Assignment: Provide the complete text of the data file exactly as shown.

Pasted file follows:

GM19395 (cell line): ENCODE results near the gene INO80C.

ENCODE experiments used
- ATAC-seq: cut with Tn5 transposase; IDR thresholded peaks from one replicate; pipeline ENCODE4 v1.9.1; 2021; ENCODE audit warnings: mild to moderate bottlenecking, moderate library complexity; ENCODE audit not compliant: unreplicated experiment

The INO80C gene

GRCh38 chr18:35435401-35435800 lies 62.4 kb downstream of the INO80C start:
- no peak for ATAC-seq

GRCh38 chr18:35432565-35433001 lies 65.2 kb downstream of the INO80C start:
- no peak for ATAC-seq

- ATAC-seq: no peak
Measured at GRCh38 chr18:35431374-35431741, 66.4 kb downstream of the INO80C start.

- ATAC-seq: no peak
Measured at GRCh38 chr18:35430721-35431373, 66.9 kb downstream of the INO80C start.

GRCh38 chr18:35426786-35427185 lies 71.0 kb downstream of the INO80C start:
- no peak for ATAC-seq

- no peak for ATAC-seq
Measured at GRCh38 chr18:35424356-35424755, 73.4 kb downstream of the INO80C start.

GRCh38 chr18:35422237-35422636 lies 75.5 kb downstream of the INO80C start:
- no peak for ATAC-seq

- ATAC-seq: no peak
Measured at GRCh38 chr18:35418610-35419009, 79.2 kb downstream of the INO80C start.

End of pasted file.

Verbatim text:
GM19395 (cell line): ENCODE results near the gene INO80C.

ENCODE experiments used
- ATAC-seq: cut with Tn5 transposase; IDR thresholded peaks from one replicate; pipeline ENCODE4 v1.9.1; 2021; ENCODE audit warnings: mild to moderate bottlenecking, moderate library complexity; ENCODE audit not compliant: unreplicated experiment

The INO80C gene

GRCh38 chr18:35435401-35435800 lies 62.4 kb downstream of the INO80C start:
- no peak for ATAC-seq

GRCh38 chr18:35432565-35433001 lies 65.2 kb downstream of the INO80C start:
- no peak for ATAC-seq

- ATAC-seq: no peak
Measured at GRCh38 chr18:35431374-35431741, 66.4 kb downstream of the INO80C start.

- ATAC-seq: no peak
Measured at GRCh38 chr18:35430721-35431373, 66.9 kb downstream of the INO80C start.

GRCh38 chr18:35426786-35427185 lies 71.0 kb downstream of the INO80C start:
- no peak for ATAC-seq

- no peak for ATAC-seq
Measured at GRCh38 chr18:35424356-35424755, 73.4 kb downstream of the INO80C start.

GRCh38 chr18:35422237-35422636 lies 75.5 kb downstream of the INO80C start:
- no peak for ATAC-seq

- ATAC-seq: no peak
Measured at GRCh38 chr18:35418610-35419009, 79.2 kb downstream of the INO80C start.